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Top 10 Ways to Improve Your Vagus Nerve Function

Right now, you may be thinking, "what in the world is the vagus nerve?" Don’t worry, a significant number of the population also doesn’t know what this wondrous part of the human body is either.  

The vagus nerve begins at the brain stem, traveling throughout the body’s central nervous system, connecting to or passing through the neck, chest, heart, lungs, abdomen, and digestive tract. There is a left vagus nerve and a right as well, each traveling down their corresponding side of the body. This is always referred to as the gut and the brain connection.

What are the functions of the vagus nerve? The Cleveland Clinic details that these nerves play a role in the body’s skin and muscle sensations, digestion, blood pressure, taste, heart rate, and immune system responses, just to name a few. The vagus nerve essentially is part of the body’s involuntary bodily functions, or the things we don’t think about doing, like breathing or digestion. 

You’ve probably heard of the sympathetic nervous system, or the thing that causes people’s ‘flight or fight’ response. You could say that the vagus nerve is a part of the SNS’s other half or polar opposite, which is the parasympathetic nervous system. It’s been described as the system that controls the human body’s ‘rest and digest functions’, and the vagus nerves, both the right and left together, hold about 75% of the PNS’s various nerve fibers. 

As you now know, these nerves are important to your body’s everyday operations. It’s critical that we make sure to take care of them because if we don’t, there are some pretty unpleasant symptoms that you may experience. The Cleveland Clinic writes that signs of negative vagus nerve conditions include loss of voice, loss of gag reflex, acid reflux, abdominal pain, changes to blood pressure, and more. Vagal dysfunction can also leave you more vulnerable to developing depression and anxiety. 

But not to worry. There are a multitude of ways that you can take care of this precious collection of nerves and we’ve collected the top 10 and listed them below. 

10 Ways to Take Care of Your Vagus Nerve 

Woman and young girl exercising
Photo by Ketut Subiyanto.

1. Exercise 

  • It’s been concluded that engaging in exercise, whether it’s walking or hitting the weights, is a stimulant for your vagus nerve. When your blood’s pumping and the heart rate is up, the vagus nerve benefits from this activity, not to mention the rest of your body does as well.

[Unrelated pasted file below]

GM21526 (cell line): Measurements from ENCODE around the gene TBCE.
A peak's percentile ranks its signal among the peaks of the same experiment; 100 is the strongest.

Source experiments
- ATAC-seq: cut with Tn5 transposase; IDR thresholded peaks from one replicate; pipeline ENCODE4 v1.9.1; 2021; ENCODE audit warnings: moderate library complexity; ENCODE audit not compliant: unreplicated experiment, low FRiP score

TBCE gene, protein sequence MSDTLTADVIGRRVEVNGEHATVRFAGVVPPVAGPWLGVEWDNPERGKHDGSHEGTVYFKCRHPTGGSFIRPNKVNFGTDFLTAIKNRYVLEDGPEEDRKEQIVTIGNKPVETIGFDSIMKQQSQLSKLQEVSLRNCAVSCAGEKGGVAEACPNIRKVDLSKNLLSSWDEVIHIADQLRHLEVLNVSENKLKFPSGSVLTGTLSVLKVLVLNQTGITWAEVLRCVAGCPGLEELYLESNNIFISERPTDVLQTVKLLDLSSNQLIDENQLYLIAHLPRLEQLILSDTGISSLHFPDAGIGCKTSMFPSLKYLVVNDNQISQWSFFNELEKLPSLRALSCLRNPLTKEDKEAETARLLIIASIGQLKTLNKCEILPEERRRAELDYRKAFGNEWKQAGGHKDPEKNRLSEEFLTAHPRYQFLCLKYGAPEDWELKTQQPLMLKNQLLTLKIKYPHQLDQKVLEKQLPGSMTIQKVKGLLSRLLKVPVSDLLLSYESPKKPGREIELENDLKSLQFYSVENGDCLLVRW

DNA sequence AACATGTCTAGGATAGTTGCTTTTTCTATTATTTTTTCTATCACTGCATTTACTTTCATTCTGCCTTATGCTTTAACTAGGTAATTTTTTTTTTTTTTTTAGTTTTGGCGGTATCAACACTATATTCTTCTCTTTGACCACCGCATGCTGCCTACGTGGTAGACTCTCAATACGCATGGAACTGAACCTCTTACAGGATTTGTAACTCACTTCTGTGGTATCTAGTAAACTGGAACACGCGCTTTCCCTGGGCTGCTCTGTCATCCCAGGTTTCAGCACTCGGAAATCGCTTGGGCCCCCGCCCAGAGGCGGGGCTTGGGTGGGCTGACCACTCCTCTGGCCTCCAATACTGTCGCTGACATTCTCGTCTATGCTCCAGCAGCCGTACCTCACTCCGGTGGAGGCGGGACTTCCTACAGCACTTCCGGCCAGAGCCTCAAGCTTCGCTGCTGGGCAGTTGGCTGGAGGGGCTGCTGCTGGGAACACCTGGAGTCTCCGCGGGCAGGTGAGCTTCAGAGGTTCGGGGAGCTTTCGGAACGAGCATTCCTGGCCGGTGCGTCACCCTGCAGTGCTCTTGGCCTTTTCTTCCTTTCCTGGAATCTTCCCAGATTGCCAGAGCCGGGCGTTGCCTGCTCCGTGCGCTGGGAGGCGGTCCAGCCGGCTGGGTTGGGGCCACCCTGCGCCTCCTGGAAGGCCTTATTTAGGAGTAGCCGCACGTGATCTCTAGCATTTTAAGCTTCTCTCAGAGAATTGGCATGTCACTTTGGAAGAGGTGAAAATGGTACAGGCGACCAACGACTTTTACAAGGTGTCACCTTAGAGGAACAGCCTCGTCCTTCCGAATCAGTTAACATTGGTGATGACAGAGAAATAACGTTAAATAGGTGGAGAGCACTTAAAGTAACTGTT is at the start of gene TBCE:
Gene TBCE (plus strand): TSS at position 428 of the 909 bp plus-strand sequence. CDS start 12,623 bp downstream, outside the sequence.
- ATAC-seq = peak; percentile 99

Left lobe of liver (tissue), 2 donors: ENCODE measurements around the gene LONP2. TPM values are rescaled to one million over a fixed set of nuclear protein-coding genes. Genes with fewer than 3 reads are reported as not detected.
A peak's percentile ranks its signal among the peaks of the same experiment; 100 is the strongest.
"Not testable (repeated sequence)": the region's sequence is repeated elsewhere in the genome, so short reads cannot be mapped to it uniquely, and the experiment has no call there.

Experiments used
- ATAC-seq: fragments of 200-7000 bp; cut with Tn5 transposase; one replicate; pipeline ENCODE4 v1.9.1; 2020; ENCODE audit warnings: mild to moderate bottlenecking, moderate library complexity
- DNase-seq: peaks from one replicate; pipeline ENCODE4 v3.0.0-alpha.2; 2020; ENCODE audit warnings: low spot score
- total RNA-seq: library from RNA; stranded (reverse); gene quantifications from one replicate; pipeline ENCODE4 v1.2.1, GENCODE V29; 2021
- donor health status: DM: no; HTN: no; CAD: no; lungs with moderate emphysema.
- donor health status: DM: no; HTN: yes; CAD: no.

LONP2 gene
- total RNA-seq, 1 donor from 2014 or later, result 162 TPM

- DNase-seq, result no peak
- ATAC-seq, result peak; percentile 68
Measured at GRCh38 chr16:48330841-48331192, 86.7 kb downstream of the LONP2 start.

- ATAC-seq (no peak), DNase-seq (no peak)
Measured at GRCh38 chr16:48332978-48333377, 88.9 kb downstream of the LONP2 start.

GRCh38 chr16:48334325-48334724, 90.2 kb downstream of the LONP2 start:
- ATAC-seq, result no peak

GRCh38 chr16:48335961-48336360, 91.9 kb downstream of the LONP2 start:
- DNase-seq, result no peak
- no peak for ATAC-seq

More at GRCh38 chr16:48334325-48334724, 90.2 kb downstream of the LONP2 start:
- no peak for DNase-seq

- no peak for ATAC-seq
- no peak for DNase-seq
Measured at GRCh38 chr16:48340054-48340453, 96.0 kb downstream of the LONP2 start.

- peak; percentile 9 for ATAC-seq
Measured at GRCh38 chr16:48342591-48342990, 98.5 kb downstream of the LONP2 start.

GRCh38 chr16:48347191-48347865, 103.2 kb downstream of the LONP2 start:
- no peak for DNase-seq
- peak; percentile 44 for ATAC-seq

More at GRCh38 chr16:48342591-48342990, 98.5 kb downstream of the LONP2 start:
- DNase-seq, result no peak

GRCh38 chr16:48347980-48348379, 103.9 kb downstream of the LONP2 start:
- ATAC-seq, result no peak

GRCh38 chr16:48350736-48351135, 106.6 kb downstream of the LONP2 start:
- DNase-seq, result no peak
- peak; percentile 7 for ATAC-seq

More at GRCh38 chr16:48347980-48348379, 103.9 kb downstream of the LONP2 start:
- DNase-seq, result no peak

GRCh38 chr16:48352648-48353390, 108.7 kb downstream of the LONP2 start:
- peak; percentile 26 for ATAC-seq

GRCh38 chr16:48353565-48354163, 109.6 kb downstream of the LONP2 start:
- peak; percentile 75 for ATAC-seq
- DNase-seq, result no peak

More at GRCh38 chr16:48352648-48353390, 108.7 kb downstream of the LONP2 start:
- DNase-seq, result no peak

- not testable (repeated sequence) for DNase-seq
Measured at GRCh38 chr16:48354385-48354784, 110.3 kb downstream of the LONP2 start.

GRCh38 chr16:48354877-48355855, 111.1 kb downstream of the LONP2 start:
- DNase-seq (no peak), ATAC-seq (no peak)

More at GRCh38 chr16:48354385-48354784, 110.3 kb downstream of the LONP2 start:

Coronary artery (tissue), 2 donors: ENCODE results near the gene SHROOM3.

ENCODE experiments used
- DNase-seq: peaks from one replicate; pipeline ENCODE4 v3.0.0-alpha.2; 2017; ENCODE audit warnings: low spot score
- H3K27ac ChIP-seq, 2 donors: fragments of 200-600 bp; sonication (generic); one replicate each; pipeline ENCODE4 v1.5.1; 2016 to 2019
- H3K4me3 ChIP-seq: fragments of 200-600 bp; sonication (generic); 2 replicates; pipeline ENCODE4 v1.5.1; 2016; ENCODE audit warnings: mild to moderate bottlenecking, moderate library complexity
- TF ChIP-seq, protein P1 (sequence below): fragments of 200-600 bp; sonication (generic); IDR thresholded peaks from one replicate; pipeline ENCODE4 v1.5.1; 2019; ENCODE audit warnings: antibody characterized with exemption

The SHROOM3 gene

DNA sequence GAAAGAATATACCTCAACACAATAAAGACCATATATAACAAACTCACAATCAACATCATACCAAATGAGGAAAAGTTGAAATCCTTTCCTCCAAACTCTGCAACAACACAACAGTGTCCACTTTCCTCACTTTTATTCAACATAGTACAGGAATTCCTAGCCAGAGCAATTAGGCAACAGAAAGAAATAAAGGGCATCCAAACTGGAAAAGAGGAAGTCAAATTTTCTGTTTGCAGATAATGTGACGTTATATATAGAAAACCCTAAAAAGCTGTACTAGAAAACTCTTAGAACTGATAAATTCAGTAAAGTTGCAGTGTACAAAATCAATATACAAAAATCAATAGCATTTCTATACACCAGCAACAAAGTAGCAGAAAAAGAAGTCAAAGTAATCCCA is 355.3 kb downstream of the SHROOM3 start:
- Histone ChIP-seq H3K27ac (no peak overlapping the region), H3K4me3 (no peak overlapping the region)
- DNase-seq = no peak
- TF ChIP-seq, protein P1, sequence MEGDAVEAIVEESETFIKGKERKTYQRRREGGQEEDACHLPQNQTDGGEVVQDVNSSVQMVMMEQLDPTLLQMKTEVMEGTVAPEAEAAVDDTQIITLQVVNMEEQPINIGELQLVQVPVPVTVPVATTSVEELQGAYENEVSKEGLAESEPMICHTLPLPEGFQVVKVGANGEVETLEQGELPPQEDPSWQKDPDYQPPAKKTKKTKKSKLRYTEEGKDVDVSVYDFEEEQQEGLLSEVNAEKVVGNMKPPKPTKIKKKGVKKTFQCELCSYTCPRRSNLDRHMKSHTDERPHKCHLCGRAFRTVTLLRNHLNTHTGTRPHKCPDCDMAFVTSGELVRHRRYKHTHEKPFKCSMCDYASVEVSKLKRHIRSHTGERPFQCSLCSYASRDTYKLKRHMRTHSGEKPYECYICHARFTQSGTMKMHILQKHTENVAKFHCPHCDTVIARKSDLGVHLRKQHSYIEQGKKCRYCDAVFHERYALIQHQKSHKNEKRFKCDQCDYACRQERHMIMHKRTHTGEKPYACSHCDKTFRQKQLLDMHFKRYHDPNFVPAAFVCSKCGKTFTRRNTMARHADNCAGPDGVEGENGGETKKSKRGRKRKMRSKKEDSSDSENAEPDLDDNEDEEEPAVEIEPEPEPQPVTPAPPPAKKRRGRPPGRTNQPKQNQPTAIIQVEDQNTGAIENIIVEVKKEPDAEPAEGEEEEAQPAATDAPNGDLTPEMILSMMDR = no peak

2. Socializing 

      • You have probably heard about how laughing is beneficial to your body, not just your mood. Did you know this included the vagus nerve? In a study conducted at the University of Ottawa, when you engage in laughing, the vagus nerve is being stimulated, which is fantastic for its overall health. If it’s been a long day and you’re thinking about maybe bailing on dinner with friends, consider your vagus nerve - go out and smile, it’ll thank you for it! 

      3. Cold Water Therapy 

        • We covered this topic a while back during Wellness Wednesday, so you may remember the long list of benefits that come with diving into cold water therapy. This includes the activation of the vagus nerve, which equals less activity in your sympathetic nervous system. Basically, this means that there is a relaxing effect to immersing yourself in shockingly cold water. If you’re having an off day and are up to the task, try making your shower super cold for 15 seconds and see how you feel. 

        4. Singing and Music 

        • This may seem strange, but trust us. As you know, the vagus nerve travels through the neck, and on its way through the body, it connects to your vocal cords. When you hum or sing, the vocal cords are activated, which means the vagus nerve gets some stimulation.